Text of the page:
Core Security Effort Aims to Improve Firms' Handling of Software Flaws

Companies too often focus on fixing the wrong software vulnerabilities, leaving themselves open to attack, a security expert says. Core Security is releasing at Black Hat a model to help companies properly patch flaws.

Black Hat security conference

LAS VEGAS—When security teams patch software vulnerabilities in their systems, they too often focus on the wrong issues, patching the holes that are easiest to fix rather than fixing the flaws that are most likely to be the focus of attackers.

To help companies improve their handling of software flaws, vulnerability management firm Core Security will release, at the Black Hat security conference here this week, a model for companies to analyze their ability to properly patch software insecurities and a roadmap to improve their response. The model can be used by information security professionals to avoid data overload and better prioritize their vulnerability remediation efforts based on which flaws most threaten their business, Eric Cowperthwaite, vice president of advanced strategy at Core Security, told eWEEK.

"If you are a typical CISO [chief information security officer] and you have five or six staff, do you focus broadly on your entire security surface, or do you focus on what is important?" he said, adding that companies that take a more mature approach to software patching will be more secure. "By approaching the problem this way, there will be less vulnerabilities available for the bad guys to use."

Core Security's vulnerability management maturity model classifies a company's response into one of six levels, from firms with nonexistent programs to those organizations capable of managing an attack. The third level, for example, is where IT security professionals are meeting compliance obligations, beginning to work with IT operations and tracking metrics, but perhaps not the right ones.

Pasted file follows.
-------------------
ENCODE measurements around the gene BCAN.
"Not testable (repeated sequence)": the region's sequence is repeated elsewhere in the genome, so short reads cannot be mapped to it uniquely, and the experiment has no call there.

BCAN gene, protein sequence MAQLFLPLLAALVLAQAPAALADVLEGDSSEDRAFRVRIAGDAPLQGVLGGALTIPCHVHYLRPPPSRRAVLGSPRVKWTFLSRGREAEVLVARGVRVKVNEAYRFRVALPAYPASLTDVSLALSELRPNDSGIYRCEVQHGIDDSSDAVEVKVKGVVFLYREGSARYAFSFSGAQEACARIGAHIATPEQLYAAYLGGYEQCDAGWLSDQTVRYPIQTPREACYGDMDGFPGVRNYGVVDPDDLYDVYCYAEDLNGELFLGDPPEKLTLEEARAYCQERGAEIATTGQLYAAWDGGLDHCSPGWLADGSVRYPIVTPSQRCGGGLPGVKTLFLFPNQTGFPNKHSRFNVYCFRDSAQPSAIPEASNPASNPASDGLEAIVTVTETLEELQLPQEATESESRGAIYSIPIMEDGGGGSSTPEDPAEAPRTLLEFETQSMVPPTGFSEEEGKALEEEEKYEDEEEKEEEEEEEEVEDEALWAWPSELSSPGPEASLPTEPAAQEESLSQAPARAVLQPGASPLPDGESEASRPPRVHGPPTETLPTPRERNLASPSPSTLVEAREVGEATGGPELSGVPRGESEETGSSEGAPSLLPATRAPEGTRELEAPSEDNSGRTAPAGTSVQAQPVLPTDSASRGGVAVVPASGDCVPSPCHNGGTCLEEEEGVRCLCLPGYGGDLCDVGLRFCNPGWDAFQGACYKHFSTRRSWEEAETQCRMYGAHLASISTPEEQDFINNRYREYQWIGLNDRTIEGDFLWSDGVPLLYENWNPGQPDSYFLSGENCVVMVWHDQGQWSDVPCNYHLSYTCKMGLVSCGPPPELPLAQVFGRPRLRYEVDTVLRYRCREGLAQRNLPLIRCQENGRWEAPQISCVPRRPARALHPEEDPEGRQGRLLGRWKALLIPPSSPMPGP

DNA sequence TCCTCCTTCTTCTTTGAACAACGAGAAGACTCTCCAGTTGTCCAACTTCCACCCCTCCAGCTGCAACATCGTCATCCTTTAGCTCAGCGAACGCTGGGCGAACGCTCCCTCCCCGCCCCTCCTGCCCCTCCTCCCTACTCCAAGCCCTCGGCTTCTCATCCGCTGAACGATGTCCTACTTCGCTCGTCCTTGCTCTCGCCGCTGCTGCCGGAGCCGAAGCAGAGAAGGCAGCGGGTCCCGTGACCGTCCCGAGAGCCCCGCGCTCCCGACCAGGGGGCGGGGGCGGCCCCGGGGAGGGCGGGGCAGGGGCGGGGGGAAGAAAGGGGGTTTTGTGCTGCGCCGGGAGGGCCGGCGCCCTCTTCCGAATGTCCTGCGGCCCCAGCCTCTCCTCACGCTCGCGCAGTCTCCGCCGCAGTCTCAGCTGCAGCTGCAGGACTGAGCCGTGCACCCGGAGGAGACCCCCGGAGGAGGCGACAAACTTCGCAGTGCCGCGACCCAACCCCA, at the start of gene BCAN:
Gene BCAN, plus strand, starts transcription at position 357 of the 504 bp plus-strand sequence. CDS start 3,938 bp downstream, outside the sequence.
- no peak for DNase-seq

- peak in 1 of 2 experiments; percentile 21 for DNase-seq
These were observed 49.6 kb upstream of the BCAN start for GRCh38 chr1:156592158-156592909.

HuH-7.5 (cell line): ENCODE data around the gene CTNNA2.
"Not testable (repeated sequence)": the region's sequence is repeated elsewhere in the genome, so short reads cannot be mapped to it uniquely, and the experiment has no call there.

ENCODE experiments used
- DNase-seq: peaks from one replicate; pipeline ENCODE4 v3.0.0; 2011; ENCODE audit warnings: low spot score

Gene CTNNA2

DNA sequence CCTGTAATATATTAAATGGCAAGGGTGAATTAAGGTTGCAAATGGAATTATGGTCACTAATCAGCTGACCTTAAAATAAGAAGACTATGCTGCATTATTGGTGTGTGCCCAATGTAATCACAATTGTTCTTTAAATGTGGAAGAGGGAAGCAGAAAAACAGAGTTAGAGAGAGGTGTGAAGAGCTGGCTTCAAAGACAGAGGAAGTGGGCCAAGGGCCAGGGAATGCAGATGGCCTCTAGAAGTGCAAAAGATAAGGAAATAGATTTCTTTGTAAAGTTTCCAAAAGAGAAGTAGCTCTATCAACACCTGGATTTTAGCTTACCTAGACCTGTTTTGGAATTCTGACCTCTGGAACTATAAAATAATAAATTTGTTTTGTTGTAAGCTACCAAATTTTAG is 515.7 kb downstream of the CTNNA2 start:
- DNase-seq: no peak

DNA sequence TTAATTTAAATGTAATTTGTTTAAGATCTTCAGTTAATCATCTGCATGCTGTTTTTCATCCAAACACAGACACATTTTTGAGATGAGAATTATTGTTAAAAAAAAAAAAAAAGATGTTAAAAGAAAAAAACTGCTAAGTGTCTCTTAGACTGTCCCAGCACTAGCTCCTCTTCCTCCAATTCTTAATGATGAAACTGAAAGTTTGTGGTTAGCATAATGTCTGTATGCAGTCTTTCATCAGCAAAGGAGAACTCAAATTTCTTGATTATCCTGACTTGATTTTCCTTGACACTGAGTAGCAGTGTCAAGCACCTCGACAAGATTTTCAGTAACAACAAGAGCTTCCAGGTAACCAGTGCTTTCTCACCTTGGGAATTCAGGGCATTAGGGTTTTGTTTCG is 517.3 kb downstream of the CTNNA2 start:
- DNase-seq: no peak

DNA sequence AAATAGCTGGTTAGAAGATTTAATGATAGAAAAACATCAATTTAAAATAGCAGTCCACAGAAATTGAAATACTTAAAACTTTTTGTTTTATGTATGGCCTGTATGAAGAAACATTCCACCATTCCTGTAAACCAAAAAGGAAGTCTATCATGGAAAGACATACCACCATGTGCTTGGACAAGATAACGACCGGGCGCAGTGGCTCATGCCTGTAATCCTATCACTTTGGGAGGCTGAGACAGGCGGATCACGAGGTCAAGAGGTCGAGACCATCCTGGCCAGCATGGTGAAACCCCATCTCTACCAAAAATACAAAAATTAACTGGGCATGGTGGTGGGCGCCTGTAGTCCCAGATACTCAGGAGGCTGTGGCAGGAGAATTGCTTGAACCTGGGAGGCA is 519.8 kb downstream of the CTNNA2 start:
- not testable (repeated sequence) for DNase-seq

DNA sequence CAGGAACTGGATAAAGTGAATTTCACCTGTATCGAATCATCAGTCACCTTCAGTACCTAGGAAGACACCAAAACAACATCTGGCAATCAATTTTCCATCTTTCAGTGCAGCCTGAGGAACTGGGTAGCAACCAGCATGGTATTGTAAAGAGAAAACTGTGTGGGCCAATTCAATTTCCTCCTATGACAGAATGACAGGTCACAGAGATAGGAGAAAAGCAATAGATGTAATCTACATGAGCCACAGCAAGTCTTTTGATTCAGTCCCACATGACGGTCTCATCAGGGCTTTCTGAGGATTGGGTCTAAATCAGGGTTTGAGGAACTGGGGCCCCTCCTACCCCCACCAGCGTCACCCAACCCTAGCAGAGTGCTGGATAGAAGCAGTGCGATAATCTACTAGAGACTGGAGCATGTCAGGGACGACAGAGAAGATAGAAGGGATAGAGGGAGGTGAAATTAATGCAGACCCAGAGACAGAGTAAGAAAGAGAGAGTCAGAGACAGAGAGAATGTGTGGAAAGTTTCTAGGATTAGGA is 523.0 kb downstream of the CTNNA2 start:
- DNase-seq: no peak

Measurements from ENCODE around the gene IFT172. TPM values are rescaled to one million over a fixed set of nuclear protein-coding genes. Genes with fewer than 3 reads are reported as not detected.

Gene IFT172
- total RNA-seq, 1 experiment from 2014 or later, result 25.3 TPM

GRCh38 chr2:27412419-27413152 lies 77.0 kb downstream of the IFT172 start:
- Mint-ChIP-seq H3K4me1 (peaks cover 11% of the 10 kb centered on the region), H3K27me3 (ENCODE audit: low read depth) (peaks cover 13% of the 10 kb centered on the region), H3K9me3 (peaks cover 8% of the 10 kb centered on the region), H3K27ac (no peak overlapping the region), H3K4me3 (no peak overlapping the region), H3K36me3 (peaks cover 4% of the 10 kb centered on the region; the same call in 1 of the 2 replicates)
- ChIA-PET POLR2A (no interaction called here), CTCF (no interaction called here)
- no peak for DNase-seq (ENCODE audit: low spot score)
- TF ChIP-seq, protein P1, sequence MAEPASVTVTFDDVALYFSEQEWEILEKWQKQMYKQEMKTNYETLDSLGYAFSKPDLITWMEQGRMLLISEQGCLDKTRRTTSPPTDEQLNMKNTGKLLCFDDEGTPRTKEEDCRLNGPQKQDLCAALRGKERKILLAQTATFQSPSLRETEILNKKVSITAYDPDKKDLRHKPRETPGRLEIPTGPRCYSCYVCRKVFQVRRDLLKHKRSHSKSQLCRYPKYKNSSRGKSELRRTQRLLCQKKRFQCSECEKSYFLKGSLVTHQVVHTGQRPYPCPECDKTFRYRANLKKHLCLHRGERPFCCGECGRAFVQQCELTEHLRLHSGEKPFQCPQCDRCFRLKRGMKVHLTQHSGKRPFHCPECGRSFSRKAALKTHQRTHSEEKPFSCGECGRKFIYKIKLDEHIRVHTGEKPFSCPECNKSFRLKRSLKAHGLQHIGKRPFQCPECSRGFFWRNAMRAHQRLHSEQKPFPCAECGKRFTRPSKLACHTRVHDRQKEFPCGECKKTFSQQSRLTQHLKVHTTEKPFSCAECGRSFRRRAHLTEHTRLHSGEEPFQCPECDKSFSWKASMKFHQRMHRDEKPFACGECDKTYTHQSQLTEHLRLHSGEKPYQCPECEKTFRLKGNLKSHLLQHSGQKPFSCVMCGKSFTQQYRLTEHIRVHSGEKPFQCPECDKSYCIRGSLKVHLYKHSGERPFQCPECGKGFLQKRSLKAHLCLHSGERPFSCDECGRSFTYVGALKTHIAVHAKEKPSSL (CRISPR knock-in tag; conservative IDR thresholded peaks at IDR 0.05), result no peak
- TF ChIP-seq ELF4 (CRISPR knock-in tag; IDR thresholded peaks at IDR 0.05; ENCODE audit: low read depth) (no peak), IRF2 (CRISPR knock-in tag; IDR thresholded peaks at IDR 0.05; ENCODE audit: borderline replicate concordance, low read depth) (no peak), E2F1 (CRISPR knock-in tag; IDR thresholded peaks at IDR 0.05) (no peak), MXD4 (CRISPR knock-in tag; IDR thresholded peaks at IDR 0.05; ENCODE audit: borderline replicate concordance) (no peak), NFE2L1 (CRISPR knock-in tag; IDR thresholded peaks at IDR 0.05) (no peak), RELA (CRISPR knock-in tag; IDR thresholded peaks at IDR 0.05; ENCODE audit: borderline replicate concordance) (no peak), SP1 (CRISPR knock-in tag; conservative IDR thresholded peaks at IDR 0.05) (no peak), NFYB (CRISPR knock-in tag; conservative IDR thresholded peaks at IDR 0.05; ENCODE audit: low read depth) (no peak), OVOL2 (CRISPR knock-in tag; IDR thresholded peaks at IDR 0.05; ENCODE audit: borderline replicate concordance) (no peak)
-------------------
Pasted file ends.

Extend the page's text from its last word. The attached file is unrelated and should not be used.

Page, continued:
The document, which Cowperthwaite has been developing using his experience as a former CISO for a large health care provider, also offers guidance for improving a company's vulnerability management processes. Companies that want to move beyond compliance, for example, should focus on meaningful metrics, create formal processes and use penetration testing to support their vulnerability management program.

In many ways, the model is part of a movement in the security industry to educate security professionals on best practices in security. The Building Security In Maturity Model (BSIMM), for example, is a study of the security processes at nearly 70 companies and acts as a guide for businesses that want to compare their security processes to other firms.

The maturity models also contradict the trend of equating security with buying security products, Cowperthwaite says.

"One reason that we are putting out a maturity model on vulnerability management is because there is more to fixing your vulnerability problems than buying a new product," he said. "Changing the culture of a company is more powerful than buying a new firewall."

The vulnerability management maturity model will be released later this week at the Black Hat conference, Cowperthwaite said.

Robert Lemos

Robert Lemos

Robert Lemos is an award-winning freelance journalist who has covered information security, cybercrime and technology's impact on society for almost two decades. A former research engineer, he's...